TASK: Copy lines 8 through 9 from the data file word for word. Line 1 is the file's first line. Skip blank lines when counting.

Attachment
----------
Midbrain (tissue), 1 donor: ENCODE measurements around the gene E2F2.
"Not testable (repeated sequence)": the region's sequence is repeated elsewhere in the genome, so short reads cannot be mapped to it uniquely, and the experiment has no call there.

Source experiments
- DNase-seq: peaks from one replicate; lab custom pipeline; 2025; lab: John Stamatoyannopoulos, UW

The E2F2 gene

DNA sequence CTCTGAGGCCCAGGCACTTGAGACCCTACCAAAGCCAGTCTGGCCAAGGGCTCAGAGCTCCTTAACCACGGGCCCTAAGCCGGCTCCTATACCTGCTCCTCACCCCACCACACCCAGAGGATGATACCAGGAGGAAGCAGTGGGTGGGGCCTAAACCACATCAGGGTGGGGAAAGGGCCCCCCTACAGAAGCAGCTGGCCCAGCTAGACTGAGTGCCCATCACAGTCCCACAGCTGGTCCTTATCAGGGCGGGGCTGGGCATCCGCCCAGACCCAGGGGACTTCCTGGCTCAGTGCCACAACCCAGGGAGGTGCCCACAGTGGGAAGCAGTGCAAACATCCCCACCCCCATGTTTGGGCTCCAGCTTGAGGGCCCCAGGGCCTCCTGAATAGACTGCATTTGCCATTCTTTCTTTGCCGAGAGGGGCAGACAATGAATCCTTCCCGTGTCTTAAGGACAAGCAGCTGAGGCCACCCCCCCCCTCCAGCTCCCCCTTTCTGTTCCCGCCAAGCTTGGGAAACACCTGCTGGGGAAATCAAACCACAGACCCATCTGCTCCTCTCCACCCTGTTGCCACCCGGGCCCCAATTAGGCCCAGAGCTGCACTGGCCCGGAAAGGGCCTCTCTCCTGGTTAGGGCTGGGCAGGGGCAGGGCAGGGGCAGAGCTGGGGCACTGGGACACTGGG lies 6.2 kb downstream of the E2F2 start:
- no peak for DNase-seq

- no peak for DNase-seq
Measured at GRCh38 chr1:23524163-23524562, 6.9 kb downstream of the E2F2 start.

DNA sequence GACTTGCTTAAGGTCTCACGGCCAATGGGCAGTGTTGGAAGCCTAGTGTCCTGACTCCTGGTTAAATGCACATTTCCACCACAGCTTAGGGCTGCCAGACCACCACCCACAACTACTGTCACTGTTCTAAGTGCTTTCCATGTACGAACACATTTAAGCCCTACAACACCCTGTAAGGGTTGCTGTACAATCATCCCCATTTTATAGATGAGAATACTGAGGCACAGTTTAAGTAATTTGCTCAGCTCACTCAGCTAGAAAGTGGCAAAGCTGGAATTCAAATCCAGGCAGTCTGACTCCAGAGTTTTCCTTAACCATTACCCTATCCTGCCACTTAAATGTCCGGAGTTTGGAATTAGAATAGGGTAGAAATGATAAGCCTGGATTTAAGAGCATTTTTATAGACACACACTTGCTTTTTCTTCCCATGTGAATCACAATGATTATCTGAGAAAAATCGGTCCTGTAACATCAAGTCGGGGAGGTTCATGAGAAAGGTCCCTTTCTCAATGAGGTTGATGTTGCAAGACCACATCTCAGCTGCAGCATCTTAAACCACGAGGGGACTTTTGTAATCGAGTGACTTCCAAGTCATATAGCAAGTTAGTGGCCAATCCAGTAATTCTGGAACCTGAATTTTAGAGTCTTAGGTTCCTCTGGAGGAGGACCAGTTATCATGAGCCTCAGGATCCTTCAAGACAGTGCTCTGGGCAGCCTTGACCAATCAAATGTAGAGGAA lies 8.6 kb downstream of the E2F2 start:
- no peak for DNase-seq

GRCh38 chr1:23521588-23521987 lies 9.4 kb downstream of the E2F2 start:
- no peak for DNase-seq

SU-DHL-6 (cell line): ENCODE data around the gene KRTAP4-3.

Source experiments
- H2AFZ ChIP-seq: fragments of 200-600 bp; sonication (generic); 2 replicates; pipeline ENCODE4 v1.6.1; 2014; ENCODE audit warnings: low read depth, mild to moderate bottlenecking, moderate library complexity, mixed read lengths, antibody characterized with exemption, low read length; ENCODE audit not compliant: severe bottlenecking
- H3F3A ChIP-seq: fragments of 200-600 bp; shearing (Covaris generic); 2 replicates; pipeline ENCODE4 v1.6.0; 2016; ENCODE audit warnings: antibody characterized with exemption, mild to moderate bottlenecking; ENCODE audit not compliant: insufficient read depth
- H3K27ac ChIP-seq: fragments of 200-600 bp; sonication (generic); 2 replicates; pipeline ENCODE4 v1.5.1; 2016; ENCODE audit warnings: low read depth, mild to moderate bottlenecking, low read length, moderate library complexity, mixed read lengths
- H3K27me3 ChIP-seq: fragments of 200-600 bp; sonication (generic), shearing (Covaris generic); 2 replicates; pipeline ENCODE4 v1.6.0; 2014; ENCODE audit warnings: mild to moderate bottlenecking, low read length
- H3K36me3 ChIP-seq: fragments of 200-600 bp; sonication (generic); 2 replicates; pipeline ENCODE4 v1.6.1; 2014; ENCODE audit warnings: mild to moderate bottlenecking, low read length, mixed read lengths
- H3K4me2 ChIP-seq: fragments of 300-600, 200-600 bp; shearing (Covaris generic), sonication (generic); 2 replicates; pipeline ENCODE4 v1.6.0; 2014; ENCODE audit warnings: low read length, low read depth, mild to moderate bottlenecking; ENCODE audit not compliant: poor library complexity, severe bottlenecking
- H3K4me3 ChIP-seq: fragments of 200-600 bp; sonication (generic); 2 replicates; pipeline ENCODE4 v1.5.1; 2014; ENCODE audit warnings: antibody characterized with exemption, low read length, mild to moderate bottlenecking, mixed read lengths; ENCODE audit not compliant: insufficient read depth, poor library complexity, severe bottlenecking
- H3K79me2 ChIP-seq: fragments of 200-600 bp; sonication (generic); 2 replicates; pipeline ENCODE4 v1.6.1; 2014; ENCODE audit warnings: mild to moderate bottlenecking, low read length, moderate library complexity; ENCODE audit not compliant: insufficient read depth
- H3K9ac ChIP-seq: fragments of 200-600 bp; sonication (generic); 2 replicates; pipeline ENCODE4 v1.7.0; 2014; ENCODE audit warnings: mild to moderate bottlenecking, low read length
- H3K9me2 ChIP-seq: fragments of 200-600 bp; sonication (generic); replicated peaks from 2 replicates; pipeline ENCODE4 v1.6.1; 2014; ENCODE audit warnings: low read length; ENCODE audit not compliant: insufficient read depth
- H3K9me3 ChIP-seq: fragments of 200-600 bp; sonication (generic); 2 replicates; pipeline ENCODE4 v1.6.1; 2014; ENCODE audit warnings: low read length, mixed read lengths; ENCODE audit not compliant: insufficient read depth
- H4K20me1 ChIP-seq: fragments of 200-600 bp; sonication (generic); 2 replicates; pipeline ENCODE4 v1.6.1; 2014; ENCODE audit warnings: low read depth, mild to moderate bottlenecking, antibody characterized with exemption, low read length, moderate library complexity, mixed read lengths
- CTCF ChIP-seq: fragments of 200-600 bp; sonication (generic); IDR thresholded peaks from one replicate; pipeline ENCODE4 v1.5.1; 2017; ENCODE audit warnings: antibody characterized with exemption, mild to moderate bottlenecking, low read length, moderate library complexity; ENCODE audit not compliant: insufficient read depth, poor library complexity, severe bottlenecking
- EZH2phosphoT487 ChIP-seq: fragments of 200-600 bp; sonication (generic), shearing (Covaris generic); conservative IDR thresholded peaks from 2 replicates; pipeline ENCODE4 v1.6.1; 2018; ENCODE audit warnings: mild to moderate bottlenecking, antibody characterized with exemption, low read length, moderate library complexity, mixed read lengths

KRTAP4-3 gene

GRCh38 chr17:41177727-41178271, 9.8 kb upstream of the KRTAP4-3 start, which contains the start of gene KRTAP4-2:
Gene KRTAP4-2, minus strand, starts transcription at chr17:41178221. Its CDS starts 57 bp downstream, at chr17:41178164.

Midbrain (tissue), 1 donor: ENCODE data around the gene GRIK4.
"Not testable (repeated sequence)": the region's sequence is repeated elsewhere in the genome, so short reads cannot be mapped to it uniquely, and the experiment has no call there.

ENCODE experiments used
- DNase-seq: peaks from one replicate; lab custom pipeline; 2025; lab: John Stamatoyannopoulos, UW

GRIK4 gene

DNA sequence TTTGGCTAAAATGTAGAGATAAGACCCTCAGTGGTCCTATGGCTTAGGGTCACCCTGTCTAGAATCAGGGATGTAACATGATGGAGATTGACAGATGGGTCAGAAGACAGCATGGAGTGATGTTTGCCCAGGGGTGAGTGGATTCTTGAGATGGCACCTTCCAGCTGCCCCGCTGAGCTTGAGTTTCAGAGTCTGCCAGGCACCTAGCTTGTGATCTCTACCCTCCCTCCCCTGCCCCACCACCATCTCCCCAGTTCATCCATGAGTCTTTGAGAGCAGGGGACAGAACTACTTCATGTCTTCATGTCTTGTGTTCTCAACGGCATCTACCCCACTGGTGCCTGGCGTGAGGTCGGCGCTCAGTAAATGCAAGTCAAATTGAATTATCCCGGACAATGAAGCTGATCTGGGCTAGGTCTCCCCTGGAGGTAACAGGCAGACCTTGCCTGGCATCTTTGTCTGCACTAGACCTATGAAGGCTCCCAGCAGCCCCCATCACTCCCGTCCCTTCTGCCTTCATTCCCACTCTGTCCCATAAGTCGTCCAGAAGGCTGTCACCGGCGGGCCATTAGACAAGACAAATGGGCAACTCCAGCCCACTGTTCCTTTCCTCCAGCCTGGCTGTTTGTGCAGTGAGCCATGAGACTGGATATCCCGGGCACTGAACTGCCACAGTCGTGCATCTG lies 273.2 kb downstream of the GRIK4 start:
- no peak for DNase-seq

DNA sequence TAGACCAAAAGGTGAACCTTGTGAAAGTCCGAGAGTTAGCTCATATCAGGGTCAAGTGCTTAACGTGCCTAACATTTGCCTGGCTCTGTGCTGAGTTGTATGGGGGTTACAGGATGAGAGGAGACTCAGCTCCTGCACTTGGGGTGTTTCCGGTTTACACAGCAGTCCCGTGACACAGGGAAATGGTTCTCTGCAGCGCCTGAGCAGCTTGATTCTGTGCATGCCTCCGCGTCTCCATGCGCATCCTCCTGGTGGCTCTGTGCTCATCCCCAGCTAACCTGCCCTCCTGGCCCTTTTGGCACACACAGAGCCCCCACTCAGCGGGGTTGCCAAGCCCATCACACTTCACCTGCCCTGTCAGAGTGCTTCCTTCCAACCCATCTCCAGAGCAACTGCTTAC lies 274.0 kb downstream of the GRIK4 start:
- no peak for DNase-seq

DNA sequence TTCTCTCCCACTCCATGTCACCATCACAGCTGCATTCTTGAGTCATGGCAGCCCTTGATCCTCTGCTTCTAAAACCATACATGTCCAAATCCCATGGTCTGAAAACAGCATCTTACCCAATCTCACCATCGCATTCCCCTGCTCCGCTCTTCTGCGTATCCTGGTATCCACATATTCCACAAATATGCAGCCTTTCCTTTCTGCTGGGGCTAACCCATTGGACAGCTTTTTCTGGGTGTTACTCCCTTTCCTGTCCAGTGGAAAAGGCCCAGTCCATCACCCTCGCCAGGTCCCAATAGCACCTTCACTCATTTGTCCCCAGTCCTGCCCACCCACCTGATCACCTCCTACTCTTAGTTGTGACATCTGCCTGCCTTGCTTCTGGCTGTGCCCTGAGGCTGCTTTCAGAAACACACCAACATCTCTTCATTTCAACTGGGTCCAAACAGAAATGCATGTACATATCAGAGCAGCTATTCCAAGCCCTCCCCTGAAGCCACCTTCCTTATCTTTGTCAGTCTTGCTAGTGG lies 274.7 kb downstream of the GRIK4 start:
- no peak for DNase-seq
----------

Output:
- no peak for DNase-seq
Measured at GRCh38 chr1:23524163-23524562, 6.9 kb downstream of the E2F2 start.